2015 International Conference on Agricultural and Biological Sciences (WRE 2015)
July 25-28, 2015 BeiJing
Keynote Speakers
Prof. Dr Miklas Scholz

Chair in Civil Engineering, Head of the Civil Engineering Research Group, Civil Engineering
Research Group, School of Computing, Science and Engineering, The University of Salford, United Kingdom

Speech Title: Rapid expert tools based on ecosystem services variables for retrofitting of sustainable drainage systems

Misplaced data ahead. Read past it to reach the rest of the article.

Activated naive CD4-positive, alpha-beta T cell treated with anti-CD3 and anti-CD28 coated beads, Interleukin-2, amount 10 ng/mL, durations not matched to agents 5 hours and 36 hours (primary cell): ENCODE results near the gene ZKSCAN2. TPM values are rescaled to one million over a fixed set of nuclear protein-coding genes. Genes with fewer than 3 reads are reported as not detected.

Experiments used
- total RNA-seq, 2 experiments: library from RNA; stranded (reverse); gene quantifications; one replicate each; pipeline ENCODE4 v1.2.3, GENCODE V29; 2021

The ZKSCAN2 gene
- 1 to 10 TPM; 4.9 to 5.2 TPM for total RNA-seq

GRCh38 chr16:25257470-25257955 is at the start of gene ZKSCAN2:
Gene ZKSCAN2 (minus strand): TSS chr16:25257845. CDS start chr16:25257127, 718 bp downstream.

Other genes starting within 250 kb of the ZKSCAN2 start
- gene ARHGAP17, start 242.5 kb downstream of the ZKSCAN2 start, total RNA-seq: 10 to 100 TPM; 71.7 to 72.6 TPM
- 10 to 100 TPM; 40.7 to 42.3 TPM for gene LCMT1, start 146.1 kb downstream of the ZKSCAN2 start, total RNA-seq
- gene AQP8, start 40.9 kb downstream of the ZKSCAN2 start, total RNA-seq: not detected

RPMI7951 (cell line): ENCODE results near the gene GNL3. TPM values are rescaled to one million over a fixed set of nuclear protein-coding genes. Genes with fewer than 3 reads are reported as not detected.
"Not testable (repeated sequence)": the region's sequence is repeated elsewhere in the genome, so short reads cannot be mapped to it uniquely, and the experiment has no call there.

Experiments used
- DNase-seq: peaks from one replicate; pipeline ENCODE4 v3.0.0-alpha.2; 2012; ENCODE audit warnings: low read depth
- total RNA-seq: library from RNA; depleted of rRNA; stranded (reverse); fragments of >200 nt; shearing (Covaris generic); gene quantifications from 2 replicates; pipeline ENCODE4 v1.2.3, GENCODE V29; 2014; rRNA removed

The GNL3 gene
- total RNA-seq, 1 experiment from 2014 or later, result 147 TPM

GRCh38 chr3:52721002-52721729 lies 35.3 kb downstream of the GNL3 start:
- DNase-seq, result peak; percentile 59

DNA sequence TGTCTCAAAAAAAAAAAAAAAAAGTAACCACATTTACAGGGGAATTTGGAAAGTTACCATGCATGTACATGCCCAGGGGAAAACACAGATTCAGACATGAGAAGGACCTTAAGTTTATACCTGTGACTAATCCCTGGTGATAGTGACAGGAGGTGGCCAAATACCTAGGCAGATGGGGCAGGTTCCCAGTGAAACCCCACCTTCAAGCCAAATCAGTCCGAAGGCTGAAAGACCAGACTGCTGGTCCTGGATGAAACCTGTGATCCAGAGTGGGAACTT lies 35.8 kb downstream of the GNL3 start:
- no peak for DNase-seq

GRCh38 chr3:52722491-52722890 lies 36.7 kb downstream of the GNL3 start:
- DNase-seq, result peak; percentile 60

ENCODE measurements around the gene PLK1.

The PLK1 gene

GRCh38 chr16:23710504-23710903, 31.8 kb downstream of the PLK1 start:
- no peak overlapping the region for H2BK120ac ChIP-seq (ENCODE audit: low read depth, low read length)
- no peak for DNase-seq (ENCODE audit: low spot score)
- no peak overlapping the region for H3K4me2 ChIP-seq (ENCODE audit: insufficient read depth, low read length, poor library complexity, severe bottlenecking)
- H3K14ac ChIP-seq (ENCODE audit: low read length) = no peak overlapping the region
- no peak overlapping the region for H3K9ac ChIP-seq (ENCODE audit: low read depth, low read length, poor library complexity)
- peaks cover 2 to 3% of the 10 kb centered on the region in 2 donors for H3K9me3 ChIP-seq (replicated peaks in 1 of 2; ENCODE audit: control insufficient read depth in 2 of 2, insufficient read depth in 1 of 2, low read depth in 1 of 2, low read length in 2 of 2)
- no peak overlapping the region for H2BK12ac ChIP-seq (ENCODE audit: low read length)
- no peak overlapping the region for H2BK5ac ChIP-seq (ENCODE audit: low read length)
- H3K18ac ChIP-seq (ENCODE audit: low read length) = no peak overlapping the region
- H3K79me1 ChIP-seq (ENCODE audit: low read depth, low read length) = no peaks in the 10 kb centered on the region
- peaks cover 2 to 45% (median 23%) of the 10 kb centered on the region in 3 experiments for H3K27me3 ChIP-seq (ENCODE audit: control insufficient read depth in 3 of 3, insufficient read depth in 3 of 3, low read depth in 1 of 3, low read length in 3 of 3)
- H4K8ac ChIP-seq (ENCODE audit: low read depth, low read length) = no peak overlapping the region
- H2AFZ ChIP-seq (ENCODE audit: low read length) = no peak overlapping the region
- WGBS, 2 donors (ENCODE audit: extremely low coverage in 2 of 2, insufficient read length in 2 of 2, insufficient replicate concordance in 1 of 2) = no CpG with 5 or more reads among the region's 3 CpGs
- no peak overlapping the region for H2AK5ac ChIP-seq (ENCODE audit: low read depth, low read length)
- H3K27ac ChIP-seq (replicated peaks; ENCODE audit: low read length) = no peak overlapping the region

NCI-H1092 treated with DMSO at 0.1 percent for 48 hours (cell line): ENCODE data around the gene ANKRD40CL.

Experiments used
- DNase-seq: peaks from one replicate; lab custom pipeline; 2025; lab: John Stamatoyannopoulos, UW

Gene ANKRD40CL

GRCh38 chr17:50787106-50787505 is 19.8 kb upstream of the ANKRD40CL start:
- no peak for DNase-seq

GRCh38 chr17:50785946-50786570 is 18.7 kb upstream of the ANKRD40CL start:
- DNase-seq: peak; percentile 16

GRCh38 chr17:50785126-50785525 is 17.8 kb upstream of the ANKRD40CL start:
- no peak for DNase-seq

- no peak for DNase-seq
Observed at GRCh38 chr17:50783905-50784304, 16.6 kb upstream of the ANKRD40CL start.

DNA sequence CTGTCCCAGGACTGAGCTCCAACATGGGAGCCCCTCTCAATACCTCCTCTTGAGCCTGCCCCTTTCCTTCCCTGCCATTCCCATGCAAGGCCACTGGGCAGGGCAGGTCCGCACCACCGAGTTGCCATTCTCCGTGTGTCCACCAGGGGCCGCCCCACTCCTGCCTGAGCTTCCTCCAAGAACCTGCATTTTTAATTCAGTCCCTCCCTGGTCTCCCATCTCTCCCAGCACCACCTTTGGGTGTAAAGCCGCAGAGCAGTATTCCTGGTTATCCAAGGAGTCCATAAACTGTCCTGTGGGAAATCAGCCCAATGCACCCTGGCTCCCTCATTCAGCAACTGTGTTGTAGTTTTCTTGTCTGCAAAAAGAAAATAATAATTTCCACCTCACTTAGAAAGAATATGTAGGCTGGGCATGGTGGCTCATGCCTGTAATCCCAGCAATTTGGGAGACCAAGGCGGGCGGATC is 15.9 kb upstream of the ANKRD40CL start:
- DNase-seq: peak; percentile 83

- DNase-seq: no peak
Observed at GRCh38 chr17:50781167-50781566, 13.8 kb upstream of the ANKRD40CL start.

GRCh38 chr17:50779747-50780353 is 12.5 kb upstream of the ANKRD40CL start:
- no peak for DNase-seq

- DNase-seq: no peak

Abstract: There is a need for a geospatial decision support tool for different professions such as drainage engineers and urban planners, which is useful for a quick assessment of the potential of ecosystem services when retrofitting sustainable drainage systems (SuDS) in urban areas. Therefore, the aim of this paper is to develop an innovative rapid decision support tool based on ecosystem service variables for retrofitting of key SuDS techniques by different professionals such as drainage engineers, developers, ecologists, planners and social scientists. This unique and transparent spreadsheet-based tool proposes the retrofitting of a SuDS technique that obtained the highest ecosystem service score for an urban site. This approach is based on a novel ecosystem service philosophy adapted to SuDS rather than on traditional engineering judgement associated with variables based on quick community and environment assessments. For the Greater Manchester example case study area, a comparison with the traditional approach of determining community and environment variables indicates that infiltration trenches, soakaways and belowground storage systems are usually less preferred than permeable pavement systems regardless of the professional perspective. However, ponds also received relatively high scores, because of their great potential impact in terms of water quality improvement and flood control. The estimation of variables was undertaken with high confidence and manageable error.